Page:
Ford Puma review

Category: Small SUV

Section: Costs & verdict

Available fuel types:petrol
Available colours:
Ford Puma 2021 infotainment
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RRP £22,035What Car? Target Price from£20,782
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Costs & verdict

Everyday costs, plus how reliable and safe it is

Costs, insurance groups, MPG and CO2

There are no weedy engines in the line-up, nor are there any really basic trim levels. This explains why the Ford Puma’s starting price is higher than those of the Nissan Juke and Skoda Kamiq. However, in like-for-like form, it’s actually cheaper than both of those cars and it also undercuts the equivalent Volkswagen T-Roc.

PCP finance deals are really attractive, helped by the fact that the Puma is predicted to depreciate slower than many of its rivals. It’s more economical, too; not just according to the official fuel consumption tests but also in our real-world True MPG test, in which the 1.0 Ecoboost mHEV 155 averaged an excellent 45.1mpg.

But if you’re thinking about going for an automatic gearbox in the Puma, just be aware that it’ll be more expensive to buy and run than the manual. It’s still more economical than the equivalent Juke with an automatic gearbox, with lower CO2 emissions, too. In fact, across its class, the Puma pumps out less CO2 than the majority of small SUVs (as little as 127g/km for the 1.0 Ecoboost mHEV 125), which makes it a relatively cheap company car; just not as cheap as electric SUVs like the Citroën e-C4 or Peugeot e-2008

Equipment, options and extras

The cheapest trim, Titanium, doesn’t feel very ‘entry-level’ at all, with 17in alloy wheels, automatic lights and wipers, climate control and cruise control all coming as standard. On top of that, the front seats have that massaging function we mentioned earlier, and you also get rear parking sensors and a wireless phone charger. That's why it's our pick.

That said, upgrading to ST-Line trim brings sportier styling and swaps the conventional instrument dials behind the steering wheel for a whopping great 12.3in digital display. However, you also have to make do with basic manual air-conditioning, which simply blows warm or cool air on demand, rather than maintaining your chosen temperature, which is what climate control does.

ST-Line X trim does get climate control and also brings bigger 18in alloys for an even sportier look, along with privacy glass, part-leather seats and that great-sounding B&O stereo. Meanwhile, the range-topping ST-Line Vignale gets full leather seats (heated in the front), a heated leather steering wheel and keyless entry.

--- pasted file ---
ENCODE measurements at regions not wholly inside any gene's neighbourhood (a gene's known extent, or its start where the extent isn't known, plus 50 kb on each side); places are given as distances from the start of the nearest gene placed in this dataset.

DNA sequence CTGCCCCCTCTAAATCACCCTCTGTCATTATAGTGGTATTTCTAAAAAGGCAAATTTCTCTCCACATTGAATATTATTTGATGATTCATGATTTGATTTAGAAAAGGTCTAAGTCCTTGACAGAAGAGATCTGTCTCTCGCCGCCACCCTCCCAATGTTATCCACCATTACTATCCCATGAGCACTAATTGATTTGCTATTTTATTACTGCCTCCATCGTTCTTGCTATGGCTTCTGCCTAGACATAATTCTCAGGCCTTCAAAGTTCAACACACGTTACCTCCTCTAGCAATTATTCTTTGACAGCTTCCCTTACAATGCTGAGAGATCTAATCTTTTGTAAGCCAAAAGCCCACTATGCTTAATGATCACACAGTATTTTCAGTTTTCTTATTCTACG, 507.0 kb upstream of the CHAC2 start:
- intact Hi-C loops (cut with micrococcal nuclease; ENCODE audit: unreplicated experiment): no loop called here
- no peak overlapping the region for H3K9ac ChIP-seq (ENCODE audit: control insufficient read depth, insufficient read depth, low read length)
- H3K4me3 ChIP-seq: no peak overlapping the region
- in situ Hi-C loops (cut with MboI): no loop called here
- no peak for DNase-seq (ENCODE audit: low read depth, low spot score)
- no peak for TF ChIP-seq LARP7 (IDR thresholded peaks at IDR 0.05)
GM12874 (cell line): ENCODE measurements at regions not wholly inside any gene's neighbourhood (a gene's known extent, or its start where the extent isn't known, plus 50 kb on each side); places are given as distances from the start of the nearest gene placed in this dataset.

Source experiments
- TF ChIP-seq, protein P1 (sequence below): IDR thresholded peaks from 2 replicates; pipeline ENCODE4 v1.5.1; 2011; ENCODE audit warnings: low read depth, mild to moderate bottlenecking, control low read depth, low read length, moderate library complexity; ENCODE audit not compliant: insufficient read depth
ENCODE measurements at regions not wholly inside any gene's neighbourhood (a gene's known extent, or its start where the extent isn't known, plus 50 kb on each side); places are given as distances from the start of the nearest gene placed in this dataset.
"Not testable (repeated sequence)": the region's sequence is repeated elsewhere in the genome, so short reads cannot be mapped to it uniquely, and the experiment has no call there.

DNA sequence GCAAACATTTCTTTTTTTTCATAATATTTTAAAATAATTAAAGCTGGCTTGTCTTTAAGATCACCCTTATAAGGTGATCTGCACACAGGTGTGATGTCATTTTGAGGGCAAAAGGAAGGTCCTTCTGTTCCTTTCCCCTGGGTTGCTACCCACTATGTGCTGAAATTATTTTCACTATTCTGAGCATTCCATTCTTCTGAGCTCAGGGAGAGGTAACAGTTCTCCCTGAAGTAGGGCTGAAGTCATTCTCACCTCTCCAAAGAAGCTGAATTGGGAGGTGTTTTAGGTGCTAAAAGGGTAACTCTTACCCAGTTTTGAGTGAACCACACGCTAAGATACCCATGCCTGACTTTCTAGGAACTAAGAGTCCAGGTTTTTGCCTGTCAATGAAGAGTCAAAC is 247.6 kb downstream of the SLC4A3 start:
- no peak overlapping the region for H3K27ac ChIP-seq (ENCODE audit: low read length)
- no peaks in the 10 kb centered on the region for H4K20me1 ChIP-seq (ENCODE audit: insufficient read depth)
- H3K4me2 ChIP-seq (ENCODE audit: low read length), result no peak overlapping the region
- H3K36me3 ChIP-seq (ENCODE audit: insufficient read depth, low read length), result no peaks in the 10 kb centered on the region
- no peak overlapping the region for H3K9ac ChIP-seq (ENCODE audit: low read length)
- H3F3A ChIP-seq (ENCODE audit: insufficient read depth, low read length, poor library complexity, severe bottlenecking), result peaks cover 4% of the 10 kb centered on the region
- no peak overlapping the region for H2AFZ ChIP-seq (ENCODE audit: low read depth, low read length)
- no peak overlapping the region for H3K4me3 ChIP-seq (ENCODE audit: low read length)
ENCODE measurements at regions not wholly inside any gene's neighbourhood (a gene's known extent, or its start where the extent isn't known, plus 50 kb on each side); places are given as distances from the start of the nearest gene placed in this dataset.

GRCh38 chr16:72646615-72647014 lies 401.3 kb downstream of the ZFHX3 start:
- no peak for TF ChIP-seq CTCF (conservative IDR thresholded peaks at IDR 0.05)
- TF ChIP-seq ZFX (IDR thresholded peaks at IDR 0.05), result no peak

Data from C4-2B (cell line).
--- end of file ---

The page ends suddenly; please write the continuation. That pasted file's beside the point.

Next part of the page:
Ford Puma 2021 infotainment

Reliability

Although the Puma was too new to appear in the 2020 What Car? Reliability Survey, Ford as a brand finished a respectable 18th (out of 31 manufacturers) in the overall league table. That’s a fair few places below Skoda, but above the likes of Volkswagen and Nissan.

All Pumas come with a three-year/60,000-mile warranty as standard, although this can be extended to five years (with a 100,000-mile limit) for an extra charge. Broadly speaking, that’s about average for a small SUV, but Hyundai and Kia offer longer standard warranties on the Kona and Stonic respectively, as does Renault with its Captur.

Safety and security

The Puma comes with all the modern preventative safety aids you’d expect, including automatic emergency braking (with pedestrian detection), lane-keeping assistance and tyre pressure monitoring. 

Add the optional Driver Assistance Pack and you’ll get blindspot monitoring and a couple of other clever systems: Evasive Steering Assist and Cross Traffic Alert. The former can help you steer around an obstacle if an emergency stop can’t be performed in time, while the latter warns you about cars crossing your path when you’re reversing out onto a road. If an accident can’t be avoided, there are six airbags on hand to keep you and your passengers safe. 

Euro NCAP awarded the Puma five stars (out of five) for safety, although a closer look at the scores reveals that the Kamiq and T-Roc are fractionally better at protecting child and adult occupants in a crash. Meanwhile, to keep would-be thieves at bay, all Pumas come with a Thatcham category one alarm and immobiliser.

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Overview

With its nippy acceleration and agile handling, the Ford Puma will put a bigger smile on your face than any other small SUV. But it’s a car you can buy with your sensible hat on, too, thanks to its low CO2 emissions, excellent real-world fuel economy, cleverly designed boot and attractive monthly PCP costs.

  • Great fun to drive
  • Remarkable blend of performance and fuel economy
  • Big and cleverly designed boot
  • Rear space is adequate rather than outstanding
  • Visibility could be better
  • Volkswagen T-Roc is more comfortable and quieter

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